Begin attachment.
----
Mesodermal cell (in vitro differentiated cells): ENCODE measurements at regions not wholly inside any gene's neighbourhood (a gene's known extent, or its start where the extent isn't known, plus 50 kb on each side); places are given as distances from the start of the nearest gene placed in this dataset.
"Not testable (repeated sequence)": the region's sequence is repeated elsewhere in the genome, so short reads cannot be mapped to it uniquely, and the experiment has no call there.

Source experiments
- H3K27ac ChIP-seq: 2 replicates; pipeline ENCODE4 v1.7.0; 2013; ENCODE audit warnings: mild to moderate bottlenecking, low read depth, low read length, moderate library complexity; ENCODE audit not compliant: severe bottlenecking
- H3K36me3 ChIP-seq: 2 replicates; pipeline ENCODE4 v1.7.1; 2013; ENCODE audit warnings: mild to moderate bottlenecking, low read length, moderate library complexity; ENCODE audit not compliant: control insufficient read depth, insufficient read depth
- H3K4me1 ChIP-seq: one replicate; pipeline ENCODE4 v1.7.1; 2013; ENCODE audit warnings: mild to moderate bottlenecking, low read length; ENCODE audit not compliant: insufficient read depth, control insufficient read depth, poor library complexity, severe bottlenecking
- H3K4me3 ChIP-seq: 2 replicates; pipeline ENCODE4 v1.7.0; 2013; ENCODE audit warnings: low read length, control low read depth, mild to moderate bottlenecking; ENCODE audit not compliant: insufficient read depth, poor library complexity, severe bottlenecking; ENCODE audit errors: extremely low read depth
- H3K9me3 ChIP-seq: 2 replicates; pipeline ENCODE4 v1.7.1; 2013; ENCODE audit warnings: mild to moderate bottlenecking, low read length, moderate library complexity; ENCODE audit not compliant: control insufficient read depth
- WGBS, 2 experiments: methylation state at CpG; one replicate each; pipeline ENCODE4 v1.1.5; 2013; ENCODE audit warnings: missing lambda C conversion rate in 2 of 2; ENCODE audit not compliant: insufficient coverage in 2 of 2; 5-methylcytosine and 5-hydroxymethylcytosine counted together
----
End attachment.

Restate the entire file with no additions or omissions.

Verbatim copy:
Mesodermal cell (in vitro differentiated cells): ENCODE measurements at regions not wholly inside any gene's neighbourhood (a gene's known extent, or its start where the extent isn't known, plus 50 kb on each side); places are given as distances from the start of the nearest gene placed in this dataset.
"Not testable (repeated sequence)": the region's sequence is repeated elsewhere in the genome, so short reads cannot be mapped to it uniquely, and the experiment has no call there.

Source experiments
- H3K27ac ChIP-seq: 2 replicates; pipeline ENCODE4 v1.7.0; 2013; ENCODE audit warnings: mild to moderate bottlenecking, low read depth, low read length, moderate library complexity; ENCODE audit not compliant: severe bottlenecking
- H3K36me3 ChIP-seq: 2 replicates; pipeline ENCODE4 v1.7.1; 2013; ENCODE audit warnings: mild to moderate bottlenecking, low read length, moderate library complexity; ENCODE audit not compliant: control insufficient read depth, insufficient read depth
- H3K4me1 ChIP-seq: one replicate; pipeline ENCODE4 v1.7.1; 2013; ENCODE audit warnings: mild to moderate bottlenecking, low read length; ENCODE audit not compliant: insufficient read depth, control insufficient read depth, poor library complexity, severe bottlenecking
- H3K4me3 ChIP-seq: 2 replicates; pipeline ENCODE4 v1.7.0; 2013; ENCODE audit warnings: low read length, control low read depth, mild to moderate bottlenecking; ENCODE audit not compliant: insufficient read depth, poor library complexity, severe bottlenecking; ENCODE audit errors: extremely low read depth
- H3K9me3 ChIP-seq: 2 replicates; pipeline ENCODE4 v1.7.1; 2013; ENCODE audit warnings: mild to moderate bottlenecking, low read length, moderate library complexity; ENCODE audit not compliant: control insufficient read depth
- WGBS, 2 experiments: methylation state at CpG; one replicate each; pipeline ENCODE4 v1.1.5; 2013; ENCODE audit warnings: missing lambda C conversion rate in 2 of 2; ENCODE audit not compliant: insufficient coverage in 2 of 2; 5-methylcytosine and 5-hydroxymethylcytosine counted together